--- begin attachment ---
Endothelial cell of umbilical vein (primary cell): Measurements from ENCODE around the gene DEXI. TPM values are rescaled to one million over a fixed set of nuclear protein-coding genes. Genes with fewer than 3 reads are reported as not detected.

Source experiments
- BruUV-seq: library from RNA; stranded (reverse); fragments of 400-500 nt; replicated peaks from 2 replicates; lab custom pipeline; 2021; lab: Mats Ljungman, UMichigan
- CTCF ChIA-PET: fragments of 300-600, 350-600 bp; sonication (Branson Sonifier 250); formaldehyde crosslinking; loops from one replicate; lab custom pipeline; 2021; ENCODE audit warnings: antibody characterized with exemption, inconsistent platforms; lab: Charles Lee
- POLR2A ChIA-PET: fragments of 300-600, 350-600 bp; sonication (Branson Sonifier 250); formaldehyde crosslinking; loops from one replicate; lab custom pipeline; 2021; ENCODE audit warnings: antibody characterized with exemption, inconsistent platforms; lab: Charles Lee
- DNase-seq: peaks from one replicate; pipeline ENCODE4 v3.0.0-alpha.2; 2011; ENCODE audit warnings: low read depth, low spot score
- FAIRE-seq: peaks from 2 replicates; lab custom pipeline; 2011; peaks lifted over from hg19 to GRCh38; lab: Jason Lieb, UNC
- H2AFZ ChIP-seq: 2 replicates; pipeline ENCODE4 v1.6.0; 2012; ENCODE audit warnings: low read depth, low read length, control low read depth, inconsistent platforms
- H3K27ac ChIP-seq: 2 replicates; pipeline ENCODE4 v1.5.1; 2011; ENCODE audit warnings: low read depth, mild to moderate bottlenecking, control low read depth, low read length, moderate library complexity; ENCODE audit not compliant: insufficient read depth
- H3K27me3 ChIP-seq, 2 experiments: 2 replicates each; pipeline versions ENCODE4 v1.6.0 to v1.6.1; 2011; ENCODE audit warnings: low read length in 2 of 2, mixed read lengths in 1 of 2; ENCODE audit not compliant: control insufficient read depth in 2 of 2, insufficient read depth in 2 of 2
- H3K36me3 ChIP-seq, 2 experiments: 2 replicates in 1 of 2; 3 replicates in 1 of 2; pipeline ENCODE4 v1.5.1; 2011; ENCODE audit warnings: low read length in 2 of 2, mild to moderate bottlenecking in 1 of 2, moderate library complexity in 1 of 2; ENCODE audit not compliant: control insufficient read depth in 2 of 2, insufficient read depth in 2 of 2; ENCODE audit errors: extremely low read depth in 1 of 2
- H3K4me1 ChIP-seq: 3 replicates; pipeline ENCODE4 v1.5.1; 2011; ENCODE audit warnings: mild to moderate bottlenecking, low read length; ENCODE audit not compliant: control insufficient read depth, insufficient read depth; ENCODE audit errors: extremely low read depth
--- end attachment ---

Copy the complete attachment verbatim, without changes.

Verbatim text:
Endothelial cell of umbilical vein (primary cell): Measurements from ENCODE around the gene DEXI. TPM values are rescaled to one million over a fixed set of nuclear protein-coding genes. Genes with fewer than 3 reads are reported as not detected.

Source experiments
- BruUV-seq: library from RNA; stranded (reverse); fragments of 400-500 nt; replicated peaks from 2 replicates; lab custom pipeline; 2021; lab: Mats Ljungman, UMichigan
- CTCF ChIA-PET: fragments of 300-600, 350-600 bp; sonication (Branson Sonifier 250); formaldehyde crosslinking; loops from one replicate; lab custom pipeline; 2021; ENCODE audit warnings: antibody characterized with exemption, inconsistent platforms; lab: Charles Lee
- POLR2A ChIA-PET: fragments of 300-600, 350-600 bp; sonication (Branson Sonifier 250); formaldehyde crosslinking; loops from one replicate; lab custom pipeline; 2021; ENCODE audit warnings: antibody characterized with exemption, inconsistent platforms; lab: Charles Lee
- DNase-seq: peaks from one replicate; pipeline ENCODE4 v3.0.0-alpha.2; 2011; ENCODE audit warnings: low read depth, low spot score
- FAIRE-seq: peaks from 2 replicates; lab custom pipeline; 2011; peaks lifted over from hg19 to GRCh38; lab: Jason Lieb, UNC
- H2AFZ ChIP-seq: 2 replicates; pipeline ENCODE4 v1.6.0; 2012; ENCODE audit warnings: low read depth, low read length, control low read depth, inconsistent platforms
- H3K27ac ChIP-seq: 2 replicates; pipeline ENCODE4 v1.5.1; 2011; ENCODE audit warnings: low read depth, mild to moderate bottlenecking, control low read depth, low read length, moderate library complexity; ENCODE audit not compliant: insufficient read depth
- H3K27me3 ChIP-seq, 2 experiments: 2 replicates each; pipeline versions ENCODE4 v1.6.0 to v1.6.1; 2011; ENCODE audit warnings: low read length in 2 of 2, mixed read lengths in 1 of 2; ENCODE audit not compliant: control insufficient read depth in 2 of 2, insufficient read depth in 2 of 2
- H3K36me3 ChIP-seq, 2 experiments: 2 replicates in 1 of 2; 3 replicates in 1 of 2; pipeline ENCODE4 v1.5.1; 2011; ENCODE audit warnings: low read length in 2 of 2, mild to moderate bottlenecking in 1 of 2, moderate library complexity in 1 of 2; ENCODE audit not compliant: control insufficient read depth in 2 of 2, insufficient read depth in 2 of 2; ENCODE audit errors: extremely low read depth in 1 of 2
- H3K4me1 ChIP-seq: 3 replicates; pipeline ENCODE4 v1.5.1; 2011; ENCODE audit warnings: mild to moderate bottlenecking, low read length; ENCODE audit not compliant: control insufficient read depth, insufficient read depth; ENCODE audit errors: extremely low read depth